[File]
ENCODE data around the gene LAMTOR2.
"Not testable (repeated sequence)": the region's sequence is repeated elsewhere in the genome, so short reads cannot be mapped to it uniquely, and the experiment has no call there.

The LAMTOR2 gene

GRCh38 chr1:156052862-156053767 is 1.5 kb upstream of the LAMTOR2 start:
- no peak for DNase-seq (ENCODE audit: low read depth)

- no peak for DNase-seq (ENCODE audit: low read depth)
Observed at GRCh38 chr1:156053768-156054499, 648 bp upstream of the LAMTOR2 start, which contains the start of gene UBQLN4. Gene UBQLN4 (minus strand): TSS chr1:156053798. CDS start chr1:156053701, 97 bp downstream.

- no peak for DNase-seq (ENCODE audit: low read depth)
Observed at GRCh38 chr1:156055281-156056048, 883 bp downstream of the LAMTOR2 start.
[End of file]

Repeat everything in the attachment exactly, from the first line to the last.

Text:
ENCODE data around the gene LAMTOR2.
"Not testable (repeated sequence)": the region's sequence is repeated elsewhere in the genome, so short reads cannot be mapped to it uniquely, and the experiment has no call there.

The LAMTOR2 gene

GRCh38 chr1:156052862-156053767 is 1.5 kb upstream of the LAMTOR2 start:
- no peak for DNase-seq (ENCODE audit: low read depth)

- no peak for DNase-seq (ENCODE audit: low read depth)
Observed at GRCh38 chr1:156053768-156054499, 648 bp upstream of the LAMTOR2 start, which contains the start of gene UBQLN4. Gene UBQLN4 (minus strand): TSS chr1:156053798. CDS start chr1:156053701, 97 bp downstream.

- no peak for DNase-seq (ENCODE audit: low read depth)
Observed at GRCh38 chr1:156055281-156056048, 883 bp downstream of the LAMTOR2 start.